The Gansevoort Plan (fig. 7) depicts a carpenter's shop and a blacksmith's shop outside the fort but it is unlikely that these were living quarters. They would have been in constant danger of British-led Indian attacks. Another anomaly peculiar to the southwest casemate, which supports our conclusion that it was used by carpenters, was the high number of nails found there, particularly since it was a log structure and had an earthen floor. One would expect the frame buildings on the parade ground, particularly the west barracks which was rebuilt twice, to have had the greatest number of nails, but the southwest casemate ranked second and the southeast casemate fourth in the number of nails found per square foot. The presence of a large number of spades in the southwest casemate suggests that the engineer was using this building for storage since these were his responsibility (Clinton, 1900, #1554; M. Willett, 3/10/78). As the artificers were well paid they probably enjoyed a higher standard of living than the soldiers, particularly since they seem to have engaged in a side line of bootlegging rum to the garrison (M. Willett 4/18/78, 4/26/78). The ratio of porcelain (taken as an indication of wealth) was the highest in the southeast and southwest casemates.
In addition to civilian carpenters, there are occasional references in the orderly books to civilian wagoners and sleighmen, and the fort commissary was a civilian who answered to the Deputy Quartermaster General in Albany. References to bakers and butchers infer that soldiers acted in these capacities (Lauber, 1932, p. 541; M. Willett, 4/19/78). The horseshoes and oxshoes found on the site merely confirm the presence of these animals but tell us nothing about them except that all the oxshoes were found in the ditch and ravelin suggesting that these animals were kept in the ditch and not allowed into the fort proper. We know that cattle and hogs were kept in the ditch during 1777 (Gansevoort to Henry Glen, 12/12/77). The relative number of shoes indicated that horses were far more common than oxen which is supported by the documents which do not mention oxen in connection with the fort.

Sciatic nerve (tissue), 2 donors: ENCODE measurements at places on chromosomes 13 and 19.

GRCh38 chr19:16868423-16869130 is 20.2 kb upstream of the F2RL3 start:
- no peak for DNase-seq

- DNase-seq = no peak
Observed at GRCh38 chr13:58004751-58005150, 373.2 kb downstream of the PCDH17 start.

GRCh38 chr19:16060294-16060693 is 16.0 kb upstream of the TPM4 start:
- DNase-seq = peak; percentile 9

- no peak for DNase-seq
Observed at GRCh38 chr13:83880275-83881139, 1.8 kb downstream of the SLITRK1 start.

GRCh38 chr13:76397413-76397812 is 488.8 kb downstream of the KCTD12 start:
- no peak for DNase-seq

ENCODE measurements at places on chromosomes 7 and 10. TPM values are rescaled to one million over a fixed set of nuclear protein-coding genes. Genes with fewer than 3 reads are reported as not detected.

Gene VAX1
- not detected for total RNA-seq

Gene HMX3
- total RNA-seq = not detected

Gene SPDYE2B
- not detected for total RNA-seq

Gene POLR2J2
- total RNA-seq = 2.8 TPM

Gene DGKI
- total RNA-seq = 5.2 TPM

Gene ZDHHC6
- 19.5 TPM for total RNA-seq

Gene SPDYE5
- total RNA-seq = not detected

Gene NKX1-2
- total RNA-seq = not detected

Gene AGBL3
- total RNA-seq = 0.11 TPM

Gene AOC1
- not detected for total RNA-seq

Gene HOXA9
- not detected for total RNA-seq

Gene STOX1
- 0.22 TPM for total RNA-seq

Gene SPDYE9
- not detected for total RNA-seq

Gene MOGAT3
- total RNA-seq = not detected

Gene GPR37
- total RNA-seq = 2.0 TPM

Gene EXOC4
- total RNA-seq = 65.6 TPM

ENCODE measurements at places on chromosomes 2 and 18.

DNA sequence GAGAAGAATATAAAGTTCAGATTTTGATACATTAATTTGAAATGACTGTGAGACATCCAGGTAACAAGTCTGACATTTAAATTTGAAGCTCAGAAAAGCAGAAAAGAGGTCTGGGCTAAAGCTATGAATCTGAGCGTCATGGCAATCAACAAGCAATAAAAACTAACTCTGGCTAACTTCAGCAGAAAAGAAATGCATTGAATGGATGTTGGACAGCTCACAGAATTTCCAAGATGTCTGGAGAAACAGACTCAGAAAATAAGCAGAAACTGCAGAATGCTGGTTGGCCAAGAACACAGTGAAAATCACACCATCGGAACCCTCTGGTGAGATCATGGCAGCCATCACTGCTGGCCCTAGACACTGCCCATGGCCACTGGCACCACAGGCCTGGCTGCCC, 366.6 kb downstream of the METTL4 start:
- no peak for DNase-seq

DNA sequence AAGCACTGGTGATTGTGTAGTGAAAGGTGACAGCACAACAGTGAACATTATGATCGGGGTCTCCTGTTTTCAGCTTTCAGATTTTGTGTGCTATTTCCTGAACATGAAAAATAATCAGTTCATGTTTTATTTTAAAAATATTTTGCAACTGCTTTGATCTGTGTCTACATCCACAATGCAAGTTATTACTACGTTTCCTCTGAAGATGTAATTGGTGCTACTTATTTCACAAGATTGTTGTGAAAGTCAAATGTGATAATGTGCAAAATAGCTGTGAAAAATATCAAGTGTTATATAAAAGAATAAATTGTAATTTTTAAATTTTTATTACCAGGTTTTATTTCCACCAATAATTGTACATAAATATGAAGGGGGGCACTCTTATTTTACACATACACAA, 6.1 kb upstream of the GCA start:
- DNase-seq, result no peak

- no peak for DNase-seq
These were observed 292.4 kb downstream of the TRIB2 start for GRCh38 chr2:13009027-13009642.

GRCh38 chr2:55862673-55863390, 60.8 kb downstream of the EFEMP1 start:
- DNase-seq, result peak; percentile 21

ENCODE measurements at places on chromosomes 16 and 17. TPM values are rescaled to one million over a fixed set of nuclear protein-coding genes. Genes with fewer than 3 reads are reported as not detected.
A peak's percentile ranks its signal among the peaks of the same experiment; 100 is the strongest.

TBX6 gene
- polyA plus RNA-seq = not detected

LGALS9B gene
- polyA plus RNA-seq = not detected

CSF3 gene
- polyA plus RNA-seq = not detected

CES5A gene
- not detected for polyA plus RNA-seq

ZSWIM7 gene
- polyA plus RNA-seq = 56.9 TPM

Records for one company of the First New York which served in 1779-1780 at Fort Stanwix provides some basic information on the men themselves. Of 27 men listed, 15 had been born in Europe, most of them in Ireland. The average age was 27 years with a range of 17-40 years, not counting an 11-year-old fifer and a 12-year-old drummer. The average height was 5 feet, 7 inches. Civilian occupations were farmer (6), carpenter (3), coppersmith, barber, scribe, tanner, weaver, merchant, shoemaker (2) and laborer (7) (Anon., 1916, p. 436).
When the British attacked the fort in August 1777, it was in a defensible state except for a parapet to protect the men from snipers (M. Willett, 1777). This was remedied during the early days of the siege. We have few records of living conditions in the completed fort, but in January 1778, James Wilkinson visited the fort and reported: ". . . the present Barracks must Necessarily be pulled down, being so constructed, as barely to cover 200 Men: the rest of the Garrison I found in Sod Hovils in the Ditch . . ." (J. Wilkinson 1778). He also noted that Major Hubbell "is a stupid fellow unfit for any other appointment than a Sergeant of Posts . . ." As we have seen, he was soon replaced. No evidence was found for sod hovels in the ditch but the fireplace on the east scarp (Feature 68) and the hearth in the south ditch Feature 2) may have dated from this period.
One of the unsolved mysteries of Fort Stanwix involves the question of where all the troops were housed during the siege of 1777. There were from 700 to 750 men in a fort that was built to quarter 400 under optimum conditions. Yet from the records there was no hint of overcrowding. The Third New York had about 40 officers while it was at Fort Stanwix (Fernow, 1887), The three senior officers could have been housed in the headquarters building. If the north casemate was also officers' quarters, as the size of the rooms and fireplace locations indicate, then it probably held 12 more. The Barr diary (Lauber, 1932, p. 843) indicates two officers to a room in this structure. This leaves about 25 officers, or 13 more rooms to be located in the fort. The arrangement of chimneys and doors on powderhorn drawings of Fort Stanwix suggest that each barracks on the parade ground may have contained officers' quarters, perhaps enough to meet the remaining needs of the garrison.
Casualties and Desertions